• Perhaps as part of its agreement with CCSD to keep getting funding despite its not following the rules, Sea Islands did not ask for space in public school buildings, although certainly such space exists. Now it has signed a three-year contract to rent an old warehouse that students themselves will renovate.
According to Larry Blasch, chairman of YouthBuild's board, "the school will spend another $30,000 improving the space so it can clear state and local inspections and be occupied by students." So the space will finally meet requirements just as school is getting out for the summer?

Given that expenditure and the signing of a three-year contract, it seems reasonable to assume that the fix is in, even though the Board will be not updated in regard to continuing its support until its meeting later this month.

Taxpayers deserve to know what CCSD has gotten for their money in regard to students at YouthBuild: How many credits have been earned per tax dollar? How many diplomas?

And has CCSD learned its lesson?

Delay, Linger, and Wait: Again with the Fire Report

Why do politicians make important announcements late on Friday afternoons? No, this is not a trick question.

It's to get bad news out when their audience is paying the least attention. Some won't even get the word until the following Monday, and by then the worst of the storm will have blown over (at least that's what politicians hope).

So it should come as no surprise that it was late on Friday afternoon, only a few hours ago, that Mayor Riley, who no one doubts has political skill, announced that the long-awaited requested panel investigative report on the fatal fire at the Sofa Super Store will now be delayed until the middle of June.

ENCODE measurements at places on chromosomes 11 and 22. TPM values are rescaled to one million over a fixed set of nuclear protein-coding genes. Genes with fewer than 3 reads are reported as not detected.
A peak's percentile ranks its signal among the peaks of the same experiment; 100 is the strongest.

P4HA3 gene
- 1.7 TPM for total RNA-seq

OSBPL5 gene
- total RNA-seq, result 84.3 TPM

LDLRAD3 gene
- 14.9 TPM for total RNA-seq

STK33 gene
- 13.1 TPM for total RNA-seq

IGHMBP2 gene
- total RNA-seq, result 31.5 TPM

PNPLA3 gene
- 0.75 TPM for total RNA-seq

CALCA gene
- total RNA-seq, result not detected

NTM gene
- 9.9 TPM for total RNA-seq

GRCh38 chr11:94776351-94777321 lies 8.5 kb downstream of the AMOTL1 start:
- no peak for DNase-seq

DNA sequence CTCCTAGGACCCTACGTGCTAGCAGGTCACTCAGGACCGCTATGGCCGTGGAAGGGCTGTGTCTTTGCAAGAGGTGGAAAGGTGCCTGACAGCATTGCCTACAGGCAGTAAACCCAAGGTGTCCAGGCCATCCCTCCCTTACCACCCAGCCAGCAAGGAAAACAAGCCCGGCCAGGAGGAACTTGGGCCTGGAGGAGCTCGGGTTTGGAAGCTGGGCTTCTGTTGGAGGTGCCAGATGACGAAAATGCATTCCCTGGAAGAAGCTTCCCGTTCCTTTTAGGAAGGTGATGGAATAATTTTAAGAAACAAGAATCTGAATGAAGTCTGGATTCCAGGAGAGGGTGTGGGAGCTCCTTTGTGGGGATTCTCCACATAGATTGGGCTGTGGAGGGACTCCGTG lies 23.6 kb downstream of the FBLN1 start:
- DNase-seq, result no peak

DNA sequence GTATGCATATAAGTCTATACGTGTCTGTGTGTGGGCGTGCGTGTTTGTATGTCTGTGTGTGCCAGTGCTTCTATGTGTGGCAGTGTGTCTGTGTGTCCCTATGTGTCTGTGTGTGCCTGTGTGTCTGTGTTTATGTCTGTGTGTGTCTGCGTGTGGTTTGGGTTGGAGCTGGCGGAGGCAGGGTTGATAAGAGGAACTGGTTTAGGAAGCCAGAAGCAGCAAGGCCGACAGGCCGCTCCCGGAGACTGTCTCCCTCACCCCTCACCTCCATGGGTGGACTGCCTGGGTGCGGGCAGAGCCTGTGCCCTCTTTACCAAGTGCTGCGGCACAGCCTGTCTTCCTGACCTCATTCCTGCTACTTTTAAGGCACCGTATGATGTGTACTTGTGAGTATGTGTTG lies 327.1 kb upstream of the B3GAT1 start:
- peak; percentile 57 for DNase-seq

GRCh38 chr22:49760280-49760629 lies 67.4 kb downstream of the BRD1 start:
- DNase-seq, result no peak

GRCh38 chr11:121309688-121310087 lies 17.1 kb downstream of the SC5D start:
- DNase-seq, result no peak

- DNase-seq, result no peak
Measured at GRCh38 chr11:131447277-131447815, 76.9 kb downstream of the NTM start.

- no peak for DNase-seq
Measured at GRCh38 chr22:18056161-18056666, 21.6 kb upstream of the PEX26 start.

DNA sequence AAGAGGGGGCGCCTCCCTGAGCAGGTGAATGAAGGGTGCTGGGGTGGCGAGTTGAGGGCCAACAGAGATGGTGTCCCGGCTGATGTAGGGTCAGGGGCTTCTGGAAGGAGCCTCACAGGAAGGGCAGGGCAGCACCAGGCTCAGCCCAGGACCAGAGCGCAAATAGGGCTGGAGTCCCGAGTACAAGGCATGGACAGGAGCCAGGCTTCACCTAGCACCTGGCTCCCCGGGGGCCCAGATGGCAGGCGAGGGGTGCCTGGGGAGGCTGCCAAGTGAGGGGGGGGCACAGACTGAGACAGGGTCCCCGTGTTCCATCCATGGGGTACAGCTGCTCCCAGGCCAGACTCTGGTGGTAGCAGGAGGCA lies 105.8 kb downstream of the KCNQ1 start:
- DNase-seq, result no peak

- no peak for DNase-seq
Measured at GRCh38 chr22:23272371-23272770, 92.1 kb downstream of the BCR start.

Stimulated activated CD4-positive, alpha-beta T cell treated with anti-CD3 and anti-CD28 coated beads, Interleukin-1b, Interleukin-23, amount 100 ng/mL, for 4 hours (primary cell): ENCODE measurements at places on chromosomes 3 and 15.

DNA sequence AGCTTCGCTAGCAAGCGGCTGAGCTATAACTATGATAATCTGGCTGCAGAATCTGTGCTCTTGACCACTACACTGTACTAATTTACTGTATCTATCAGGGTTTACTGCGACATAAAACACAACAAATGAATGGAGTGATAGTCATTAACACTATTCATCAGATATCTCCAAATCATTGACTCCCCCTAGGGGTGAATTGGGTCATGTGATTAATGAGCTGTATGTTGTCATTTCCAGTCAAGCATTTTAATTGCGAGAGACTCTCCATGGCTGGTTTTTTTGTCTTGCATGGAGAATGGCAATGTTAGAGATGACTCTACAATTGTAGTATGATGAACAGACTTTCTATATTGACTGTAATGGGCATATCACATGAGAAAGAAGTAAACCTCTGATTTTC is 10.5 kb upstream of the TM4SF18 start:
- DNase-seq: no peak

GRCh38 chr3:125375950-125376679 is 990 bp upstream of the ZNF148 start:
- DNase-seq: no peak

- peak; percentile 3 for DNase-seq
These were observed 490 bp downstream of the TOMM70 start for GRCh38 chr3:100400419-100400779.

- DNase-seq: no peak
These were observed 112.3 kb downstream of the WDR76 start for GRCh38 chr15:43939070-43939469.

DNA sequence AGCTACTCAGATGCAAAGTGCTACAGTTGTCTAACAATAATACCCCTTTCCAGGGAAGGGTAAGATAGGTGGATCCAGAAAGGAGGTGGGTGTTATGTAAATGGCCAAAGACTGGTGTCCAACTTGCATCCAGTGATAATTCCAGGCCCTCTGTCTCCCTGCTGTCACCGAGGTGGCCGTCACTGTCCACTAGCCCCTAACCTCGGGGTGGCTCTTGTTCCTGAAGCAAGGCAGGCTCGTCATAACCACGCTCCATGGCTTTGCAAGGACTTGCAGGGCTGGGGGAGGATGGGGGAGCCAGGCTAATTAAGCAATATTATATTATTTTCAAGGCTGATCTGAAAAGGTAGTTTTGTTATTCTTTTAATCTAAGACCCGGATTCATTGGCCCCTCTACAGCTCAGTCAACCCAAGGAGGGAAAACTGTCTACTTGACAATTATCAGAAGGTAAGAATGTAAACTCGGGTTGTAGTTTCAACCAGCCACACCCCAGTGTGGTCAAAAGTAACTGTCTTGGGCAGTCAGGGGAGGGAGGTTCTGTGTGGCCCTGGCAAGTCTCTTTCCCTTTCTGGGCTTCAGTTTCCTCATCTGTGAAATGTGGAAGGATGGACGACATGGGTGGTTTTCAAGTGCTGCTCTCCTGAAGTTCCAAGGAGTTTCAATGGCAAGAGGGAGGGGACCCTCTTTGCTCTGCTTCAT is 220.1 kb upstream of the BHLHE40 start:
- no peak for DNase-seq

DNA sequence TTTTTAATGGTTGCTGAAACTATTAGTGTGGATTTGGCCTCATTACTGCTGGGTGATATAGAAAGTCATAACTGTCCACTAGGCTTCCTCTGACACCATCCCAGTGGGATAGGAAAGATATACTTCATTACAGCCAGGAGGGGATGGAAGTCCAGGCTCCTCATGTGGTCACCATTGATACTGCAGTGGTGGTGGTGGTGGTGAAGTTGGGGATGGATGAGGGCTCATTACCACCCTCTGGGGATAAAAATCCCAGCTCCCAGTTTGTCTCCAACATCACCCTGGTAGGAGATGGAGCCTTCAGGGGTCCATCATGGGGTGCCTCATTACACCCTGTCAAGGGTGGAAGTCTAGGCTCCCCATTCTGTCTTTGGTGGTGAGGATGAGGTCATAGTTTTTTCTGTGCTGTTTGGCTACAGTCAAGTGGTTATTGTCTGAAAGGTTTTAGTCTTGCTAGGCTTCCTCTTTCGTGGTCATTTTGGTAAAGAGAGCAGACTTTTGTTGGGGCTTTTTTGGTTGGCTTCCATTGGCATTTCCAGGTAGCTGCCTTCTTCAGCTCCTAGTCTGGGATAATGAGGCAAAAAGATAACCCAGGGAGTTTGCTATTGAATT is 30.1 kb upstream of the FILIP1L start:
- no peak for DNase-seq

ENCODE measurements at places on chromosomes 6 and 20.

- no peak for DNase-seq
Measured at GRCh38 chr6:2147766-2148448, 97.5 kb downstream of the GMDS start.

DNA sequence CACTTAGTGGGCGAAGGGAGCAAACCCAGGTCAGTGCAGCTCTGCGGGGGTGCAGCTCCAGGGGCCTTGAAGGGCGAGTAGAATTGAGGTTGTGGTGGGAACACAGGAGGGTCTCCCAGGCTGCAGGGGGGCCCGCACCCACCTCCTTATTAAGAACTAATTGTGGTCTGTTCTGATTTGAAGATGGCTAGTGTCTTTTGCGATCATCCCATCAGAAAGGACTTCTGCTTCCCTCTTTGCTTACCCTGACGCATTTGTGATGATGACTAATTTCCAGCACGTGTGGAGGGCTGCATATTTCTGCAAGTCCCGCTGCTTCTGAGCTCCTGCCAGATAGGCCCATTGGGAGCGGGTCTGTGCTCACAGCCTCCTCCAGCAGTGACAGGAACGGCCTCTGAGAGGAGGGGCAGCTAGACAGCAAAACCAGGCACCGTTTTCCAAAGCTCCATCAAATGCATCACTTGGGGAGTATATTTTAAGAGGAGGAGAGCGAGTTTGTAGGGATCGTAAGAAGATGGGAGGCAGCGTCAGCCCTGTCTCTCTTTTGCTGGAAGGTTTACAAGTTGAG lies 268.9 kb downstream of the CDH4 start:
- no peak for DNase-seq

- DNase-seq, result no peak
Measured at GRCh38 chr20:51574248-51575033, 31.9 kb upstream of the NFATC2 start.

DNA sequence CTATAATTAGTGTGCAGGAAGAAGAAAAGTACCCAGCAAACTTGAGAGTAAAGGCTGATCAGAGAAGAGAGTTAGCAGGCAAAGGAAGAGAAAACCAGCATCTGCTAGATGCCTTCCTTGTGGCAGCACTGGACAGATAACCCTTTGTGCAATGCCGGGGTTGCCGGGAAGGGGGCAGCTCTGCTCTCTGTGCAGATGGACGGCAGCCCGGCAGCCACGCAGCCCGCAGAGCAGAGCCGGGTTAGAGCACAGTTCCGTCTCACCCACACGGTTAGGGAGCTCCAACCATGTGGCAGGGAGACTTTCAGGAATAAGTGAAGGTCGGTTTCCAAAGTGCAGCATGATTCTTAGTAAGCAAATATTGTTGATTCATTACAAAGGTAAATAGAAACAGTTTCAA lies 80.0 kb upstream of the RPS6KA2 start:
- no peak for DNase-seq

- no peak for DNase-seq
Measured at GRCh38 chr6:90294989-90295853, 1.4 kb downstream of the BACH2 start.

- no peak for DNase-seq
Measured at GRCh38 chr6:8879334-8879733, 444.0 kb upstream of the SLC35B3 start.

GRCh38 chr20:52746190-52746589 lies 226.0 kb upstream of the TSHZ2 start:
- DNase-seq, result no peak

The middle of June. For a report that originally was supposed to come out in December. Actually, what Riley said was, "the panel's report could be released over the summer, but he refused to commit to a definite timetable." Now the excuse is a wait for the results of two federal probes.

You know, Joe, at this point people are beginning to murmur, what has he got to hide?

Thursday, May 01, 2008

The Stupidity View of the Post and Courier

It's not rocket science.

The lead paragraph (or two) of a news article should mention who, what, where, when, why, and how, if those facts are known. The same is true of any writing that seeks to inform. Do you remember when you were first introduced to the "5 W's and an H"? I don't either, but I know it was early in high school.

So you must ask yourself, what's wrong with the Newsless aka Post and Courier? In Wednesday's edition an article about Horizon Middle Academy (who) informed the public that this charter school will not open its doors (what) next fall (when) because of lack of funding (why) caused by its approval through the SC Public Charter School District instead of through CCSD (how).

Oh, did I leave something out?

You mean WHERE? WHERE?
[See Opening Farther Out on Horizon]

Yes, the reporter left out the fifth "W" because , I suppose, if you have to ask, you can't afford to know this information.

And the editors (they still do edit, don't they?) didn't care or didn't catch it or assumed that anyone reading the P & C lacked the same amount of curiosity that the editors did.

Okay, enough of being cute. It's on Johns Island and is being organized as an alternative to Haut Gap Middle School. I know because I had to look it up. So many potential charters have been announced in the last year that I couldn't remember which one Horizon was either.

If I believed in the conspiracy view of history (which I don't), I would assume that the P & C didn't want to give Horizon any more publicity than it was forced to and figured that saying where the school would be located would only encourage those misguided parents to seek out Horizon in place of sending their children to a failing school.

No, I believe in the stupidity view of history. According to that view, what others chalk up to conspiracy is easily explained by the usual incompetency and imbecility.

Remember, we are talking about the P & C.